Written and Directed by Stanley Kubrick
Starring Malcolm McDowell
As far as film experiences go, A CLOCKWORK ORANGE is by far one of the most challenging, one of the most disturbing and one of the most satisfying experiences to be had. Stanley Kubrick’s 1971 masterpiece is considered practically unwatchable by many of its detractors and possibly his most inspired work by many of its admirers. A contemporary viewing of the film is surprisingly horrifying, considering how desensitized the world has become to, what was coined at the time as, ultra-violence. I can only imagine what initial audiences of the film went through as they met and came to know, the now iconic, Alex DeLarge (Malcolm McDowell). Critics at the time called it either the greatest film ever made or the most deplorably amoral piece of pornography ever made. With such a distinct divide, it is no wonder that A CLOCKWORK ORANGE has stayed the test of time and overcome its criticism to take its rightful place as one of the most controversial films ever made.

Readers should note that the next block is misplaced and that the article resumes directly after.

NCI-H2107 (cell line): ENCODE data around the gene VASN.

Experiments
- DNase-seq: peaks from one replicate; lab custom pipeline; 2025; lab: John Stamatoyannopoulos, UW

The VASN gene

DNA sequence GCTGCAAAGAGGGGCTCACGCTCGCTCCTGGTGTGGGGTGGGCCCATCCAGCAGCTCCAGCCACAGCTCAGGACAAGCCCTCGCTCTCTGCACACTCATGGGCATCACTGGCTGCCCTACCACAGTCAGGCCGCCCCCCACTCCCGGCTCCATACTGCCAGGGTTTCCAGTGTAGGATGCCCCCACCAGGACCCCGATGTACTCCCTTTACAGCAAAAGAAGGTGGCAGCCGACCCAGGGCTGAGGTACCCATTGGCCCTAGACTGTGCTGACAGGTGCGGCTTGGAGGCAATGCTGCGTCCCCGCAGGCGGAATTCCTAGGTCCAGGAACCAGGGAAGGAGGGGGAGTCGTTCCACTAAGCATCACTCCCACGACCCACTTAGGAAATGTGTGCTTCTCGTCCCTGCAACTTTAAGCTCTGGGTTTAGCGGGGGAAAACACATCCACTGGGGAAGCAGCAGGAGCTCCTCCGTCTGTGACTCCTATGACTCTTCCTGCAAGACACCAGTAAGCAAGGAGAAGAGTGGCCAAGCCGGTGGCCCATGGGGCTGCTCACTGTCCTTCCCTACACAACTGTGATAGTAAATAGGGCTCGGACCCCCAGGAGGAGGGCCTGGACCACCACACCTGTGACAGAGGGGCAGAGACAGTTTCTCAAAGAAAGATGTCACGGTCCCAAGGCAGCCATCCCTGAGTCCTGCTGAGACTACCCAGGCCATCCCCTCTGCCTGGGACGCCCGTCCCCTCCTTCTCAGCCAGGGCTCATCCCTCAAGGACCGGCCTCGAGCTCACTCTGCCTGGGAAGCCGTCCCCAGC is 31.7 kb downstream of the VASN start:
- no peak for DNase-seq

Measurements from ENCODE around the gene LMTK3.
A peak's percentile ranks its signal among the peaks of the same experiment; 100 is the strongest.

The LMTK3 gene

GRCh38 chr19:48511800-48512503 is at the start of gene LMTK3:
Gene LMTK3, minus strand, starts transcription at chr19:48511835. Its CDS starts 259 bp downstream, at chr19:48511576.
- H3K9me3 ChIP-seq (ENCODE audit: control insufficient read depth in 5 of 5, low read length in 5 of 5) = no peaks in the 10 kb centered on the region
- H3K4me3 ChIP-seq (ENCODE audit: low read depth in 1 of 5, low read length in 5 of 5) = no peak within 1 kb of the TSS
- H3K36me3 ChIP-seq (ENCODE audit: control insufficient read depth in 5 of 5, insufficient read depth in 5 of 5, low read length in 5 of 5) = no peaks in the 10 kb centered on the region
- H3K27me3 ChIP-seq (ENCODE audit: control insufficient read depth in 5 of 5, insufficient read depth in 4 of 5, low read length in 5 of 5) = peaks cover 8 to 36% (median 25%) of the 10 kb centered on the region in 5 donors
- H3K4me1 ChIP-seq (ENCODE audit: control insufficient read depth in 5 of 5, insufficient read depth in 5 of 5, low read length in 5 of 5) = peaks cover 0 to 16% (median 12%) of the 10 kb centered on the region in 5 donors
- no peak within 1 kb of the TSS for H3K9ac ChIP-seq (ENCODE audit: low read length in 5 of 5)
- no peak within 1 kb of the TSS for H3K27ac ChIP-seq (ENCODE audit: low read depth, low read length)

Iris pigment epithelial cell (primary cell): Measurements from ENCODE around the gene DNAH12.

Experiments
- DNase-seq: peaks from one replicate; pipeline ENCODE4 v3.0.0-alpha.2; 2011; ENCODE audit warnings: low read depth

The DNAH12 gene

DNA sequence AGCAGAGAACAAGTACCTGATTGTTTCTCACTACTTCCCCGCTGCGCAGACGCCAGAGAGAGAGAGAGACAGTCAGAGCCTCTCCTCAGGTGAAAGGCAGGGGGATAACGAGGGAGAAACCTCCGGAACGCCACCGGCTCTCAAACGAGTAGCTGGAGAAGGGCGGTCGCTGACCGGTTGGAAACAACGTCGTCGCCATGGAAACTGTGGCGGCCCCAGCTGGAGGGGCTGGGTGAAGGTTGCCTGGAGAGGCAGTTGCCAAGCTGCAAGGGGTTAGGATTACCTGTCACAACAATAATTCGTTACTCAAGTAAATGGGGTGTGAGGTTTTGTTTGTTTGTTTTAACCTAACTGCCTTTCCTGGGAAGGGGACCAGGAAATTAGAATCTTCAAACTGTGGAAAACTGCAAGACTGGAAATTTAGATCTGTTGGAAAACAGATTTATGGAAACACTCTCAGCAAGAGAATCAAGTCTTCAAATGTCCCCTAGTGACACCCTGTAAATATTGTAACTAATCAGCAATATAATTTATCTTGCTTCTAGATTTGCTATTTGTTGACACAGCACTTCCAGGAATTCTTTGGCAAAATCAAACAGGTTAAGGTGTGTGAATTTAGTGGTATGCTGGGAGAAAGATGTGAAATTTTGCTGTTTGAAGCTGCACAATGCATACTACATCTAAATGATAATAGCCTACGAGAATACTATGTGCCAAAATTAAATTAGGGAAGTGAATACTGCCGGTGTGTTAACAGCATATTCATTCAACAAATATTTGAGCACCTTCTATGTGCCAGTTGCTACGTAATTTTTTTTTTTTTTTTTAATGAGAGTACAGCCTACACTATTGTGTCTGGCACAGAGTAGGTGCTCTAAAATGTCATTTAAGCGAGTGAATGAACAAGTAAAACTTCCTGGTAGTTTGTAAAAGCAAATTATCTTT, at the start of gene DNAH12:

Kubrick makes it practically impossible to like Alex from the very start. He is young and attractive, sitting with his mates, known as The Droogs, at a bar unlike any other I’ve ever seen. In this representation of Britain set in an indeterminate time in the future, the cool thing to do is to sit around and drink milk, complete with chemical enhancement, dispensed from the nipples of milk bars shaped like naked women, while you put your feet up on tables, also shaped like naked women in spider walk poses. When Alex and The Droogs leave the bar, they make a few choice stops before heading home. The first is an alley, where they beat up a drunk, homeless man, perhaps because they can see their own futures in front of them or perhaps because they just felt like it. Then they save a helpless naked girl from being gang raped in an abandoned theatre by beating on her attackers. Of course, Kubrick allows us to watch her attempted rape long enough for it go from uncomfortable and sickening to a full on rape fantasy, but that is somehow part of this film’s charm. At this point, we are still torn on Alex but then he and The Droogs force their way into a luxury home and proceed to beat the man of the house senseless and rape his wife in front of him, all the while singing the cheery tune, “Singin’ in the Rain”. Then its back to his cushy room at home with Mom and Dad for Alex, just another night out with the boys.